Sibling Rivalry

Why do your children fight so much, even when you’re doing all the right things? You’ve tried 

  • giving them equal time with you

  • setting a timer for turn-taking 

  • talking to them about their feelings

  • teaching them alternative ways to express their frustration

  • giving them time alone

  • pleading with them to just get along!

  • sending them both to their rooms

 

All to no avail!! What to do, besides tear your hair?!?

 

You might gain insight into the problem if you know when and where it occurs, and what was happening just before that. Keep a log for a few days, recording the details: 

 

  • When does it happen? 

    • Is it when you're occupied with something else? If it does, you can teach them other ways to get your attention. 

    • Is it around times of transition?

    • At the end of the day?

    • First thing in the morning? 

    • At completely random times?

    • Are both parents around? Just one of you?

 

  • What was happening just before the conflict? Often, children may be playing peacefully, and we don’t see it! We tend to see only the negative behaviors, and then give lots of attention when those happen, rather than giving attention when there is peace. Or maybe one of them entered out of nowhere and disrupted the other. Or? Or? Or?

 

  • What is their condition when it happens?

    • Are they hungry? 

    • Tired? 

    • Bored?

    • Frustrated by their day thus far?

    • Starting to get sick?

 

  • How far apart are they developmentally? Is the young one driving the older one crazy with his lack of social skills? (see below!). Is the young one frustrated because she can’t do as much as the older one?

 

How Do Preschool Teachers Do it? What Can I Do At Home?

 

In Preschool, teachers mitigate conflicts in these ways:

 

  • The main role for adults is to listen to each child, in order to understand what happened (even if you think you know; you might be missing something), and to find out what each of them wants. Underlying this is a true desire to understand children’s perspective. What is this like for them?

  • We help them talk to each other. We actually tell them what to say, as when they're upset, they probably can't come up with the words they need, especially if they’re less verbal. Part of the effect of this is that it takes you out of the role of referee, and empowers them to solve their own problems, with your support. 

  • We give them more control of the outcome. There is probably a desire for control underlying most conflicts, so we try to find ways to give each of them control over the process (being in charge of the length of one's own turn and getting to decide if/when to give up a toy give kids a great deal of control).

  • Throughout this process, keep yourself out of the role of judge! Don't let them make you the one who hands out a settlement!

  • We generally do not use a timer to limit turns. Instead, we establish that everyone gets a turn, and each child gets to decide when they're finished. We help the one who is waiting find something to do while he’s waiting, and coach the other to let the waiting child know when she’s finished. Sometimes a child enjoys her power a little too long, in which case we might intervene to make sure others also get a turn. You can just tell if this is the case!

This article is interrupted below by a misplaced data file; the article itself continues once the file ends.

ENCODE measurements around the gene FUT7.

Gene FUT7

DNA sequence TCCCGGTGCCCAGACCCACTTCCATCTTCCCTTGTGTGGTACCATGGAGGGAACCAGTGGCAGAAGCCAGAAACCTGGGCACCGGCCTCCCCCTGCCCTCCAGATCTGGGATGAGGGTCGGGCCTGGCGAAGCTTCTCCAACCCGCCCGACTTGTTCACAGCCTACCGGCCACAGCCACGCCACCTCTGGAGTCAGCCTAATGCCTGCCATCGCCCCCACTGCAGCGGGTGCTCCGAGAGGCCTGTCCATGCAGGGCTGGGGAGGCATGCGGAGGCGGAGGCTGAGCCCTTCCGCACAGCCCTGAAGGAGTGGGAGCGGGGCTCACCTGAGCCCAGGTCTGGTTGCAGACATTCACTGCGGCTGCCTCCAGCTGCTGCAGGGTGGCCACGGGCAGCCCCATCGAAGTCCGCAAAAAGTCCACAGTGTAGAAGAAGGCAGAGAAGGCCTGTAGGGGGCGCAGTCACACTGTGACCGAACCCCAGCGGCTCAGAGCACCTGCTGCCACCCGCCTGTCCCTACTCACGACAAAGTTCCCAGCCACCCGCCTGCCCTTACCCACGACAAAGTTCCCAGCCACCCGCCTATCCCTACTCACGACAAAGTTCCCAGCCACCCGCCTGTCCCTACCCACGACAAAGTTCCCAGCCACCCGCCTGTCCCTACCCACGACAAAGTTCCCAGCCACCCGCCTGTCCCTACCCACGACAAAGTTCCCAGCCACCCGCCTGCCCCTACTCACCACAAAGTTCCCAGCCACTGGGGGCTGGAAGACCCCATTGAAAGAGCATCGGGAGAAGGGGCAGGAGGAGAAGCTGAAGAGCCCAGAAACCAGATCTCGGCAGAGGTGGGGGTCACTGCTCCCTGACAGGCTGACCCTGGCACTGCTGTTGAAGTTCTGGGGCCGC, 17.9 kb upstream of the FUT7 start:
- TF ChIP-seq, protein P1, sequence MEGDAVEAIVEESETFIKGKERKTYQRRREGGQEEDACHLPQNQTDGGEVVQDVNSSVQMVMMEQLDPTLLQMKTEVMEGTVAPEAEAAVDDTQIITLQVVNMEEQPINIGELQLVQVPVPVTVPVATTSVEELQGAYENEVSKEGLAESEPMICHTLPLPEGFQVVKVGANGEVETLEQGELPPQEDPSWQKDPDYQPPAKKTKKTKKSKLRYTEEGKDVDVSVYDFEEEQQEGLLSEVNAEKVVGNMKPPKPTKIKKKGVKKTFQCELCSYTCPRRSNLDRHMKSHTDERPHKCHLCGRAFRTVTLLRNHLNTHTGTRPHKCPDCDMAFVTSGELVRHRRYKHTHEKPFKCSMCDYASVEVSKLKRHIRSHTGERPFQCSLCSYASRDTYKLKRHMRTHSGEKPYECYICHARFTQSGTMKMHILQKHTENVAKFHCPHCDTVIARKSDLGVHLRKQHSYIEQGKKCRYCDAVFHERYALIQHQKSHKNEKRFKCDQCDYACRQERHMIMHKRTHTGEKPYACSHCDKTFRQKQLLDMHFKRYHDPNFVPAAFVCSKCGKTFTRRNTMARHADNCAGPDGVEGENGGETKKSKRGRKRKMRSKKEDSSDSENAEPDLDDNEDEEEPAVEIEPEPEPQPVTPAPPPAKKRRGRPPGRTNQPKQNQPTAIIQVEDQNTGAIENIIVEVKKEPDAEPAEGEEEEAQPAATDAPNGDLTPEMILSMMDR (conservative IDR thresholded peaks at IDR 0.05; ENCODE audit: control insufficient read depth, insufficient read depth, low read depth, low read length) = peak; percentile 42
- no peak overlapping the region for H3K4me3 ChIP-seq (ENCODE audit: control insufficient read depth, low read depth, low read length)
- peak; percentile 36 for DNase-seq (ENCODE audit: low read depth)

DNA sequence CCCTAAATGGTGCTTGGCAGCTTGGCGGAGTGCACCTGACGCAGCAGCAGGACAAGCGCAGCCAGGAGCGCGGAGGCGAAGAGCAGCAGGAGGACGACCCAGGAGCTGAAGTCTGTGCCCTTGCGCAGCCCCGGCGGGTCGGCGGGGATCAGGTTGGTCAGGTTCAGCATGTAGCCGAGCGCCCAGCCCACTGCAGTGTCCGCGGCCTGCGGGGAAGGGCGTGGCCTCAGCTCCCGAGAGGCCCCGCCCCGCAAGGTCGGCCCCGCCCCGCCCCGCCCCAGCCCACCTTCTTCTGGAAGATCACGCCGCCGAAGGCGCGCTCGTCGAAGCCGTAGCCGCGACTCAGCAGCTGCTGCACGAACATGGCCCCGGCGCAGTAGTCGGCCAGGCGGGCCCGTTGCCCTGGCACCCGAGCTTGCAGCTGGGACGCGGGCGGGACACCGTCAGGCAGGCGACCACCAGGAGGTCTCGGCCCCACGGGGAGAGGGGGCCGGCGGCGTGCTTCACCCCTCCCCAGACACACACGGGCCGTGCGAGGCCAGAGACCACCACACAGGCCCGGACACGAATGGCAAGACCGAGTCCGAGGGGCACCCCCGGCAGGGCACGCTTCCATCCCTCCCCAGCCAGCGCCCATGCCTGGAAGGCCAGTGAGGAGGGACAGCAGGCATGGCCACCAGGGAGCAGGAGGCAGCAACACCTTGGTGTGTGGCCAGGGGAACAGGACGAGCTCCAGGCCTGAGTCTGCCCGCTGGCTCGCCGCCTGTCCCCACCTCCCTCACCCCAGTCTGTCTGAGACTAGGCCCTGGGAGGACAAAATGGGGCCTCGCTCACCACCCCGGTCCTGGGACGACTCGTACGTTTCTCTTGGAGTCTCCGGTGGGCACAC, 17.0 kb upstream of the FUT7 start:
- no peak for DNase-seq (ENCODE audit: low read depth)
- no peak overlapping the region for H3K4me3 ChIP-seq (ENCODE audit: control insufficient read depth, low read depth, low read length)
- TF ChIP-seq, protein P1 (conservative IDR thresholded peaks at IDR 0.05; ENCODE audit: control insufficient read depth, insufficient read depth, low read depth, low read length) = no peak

Over time, they come to trust that we will protect their nice, long turn, and that they will have a turn, and be able to wait for their turn. This takes a while, so you have to be even more patient than you already are! 

  • We watch and wait to see if they will work it out on their own. Standing by offers a surprising level of support, which in and of itself sometimes helps. 

  • We enlist the (usually) older child to teach the (usually) younger one. This gives the “teacher” a new way to look at the situation, and empowers her to rise to higher ground. For the younger, it might shift the dynamic enough to diffuse the fight.

 

What You Might Try At Home

 

Inevitably, siblings will argue and fight. One tactic is to give them each their own space when they're arguing. That way the one with the coveted toy can finish his turn in peace, and the other one can do something else, without the trauma of not having the thing! Maybe while waiting they're with you. That might make waiting more appealing!

 

You might be able to prevent conflict by setting them up to play in separate spaces. This is especially important for the oldest child, who may feel that they never get a break from their pesky, younger sibling. Four- and five-year olds’ social skills are challenged by toddler behaviors, such as grabbing what they want, or striking out physically to get what they want. It is very challenging for preschoolers to hang onto their social skills when they're assaulted by a toddler with nearly zero social skills!

 

On the other hand, back in the day, no one had separate places to play, and each of us had very few personal toys. There is great value in struggling: this is how people learn to negotiate, to wait (delaying gratification is a very, very important skill to have in life), to recognize that other people have needs and desires (empathy!), to get creative when they can’t get what they want, to be patient, and best of all, to cooperate! I could go on and on! As hard as it is on you, one option is to let them work it out on their own.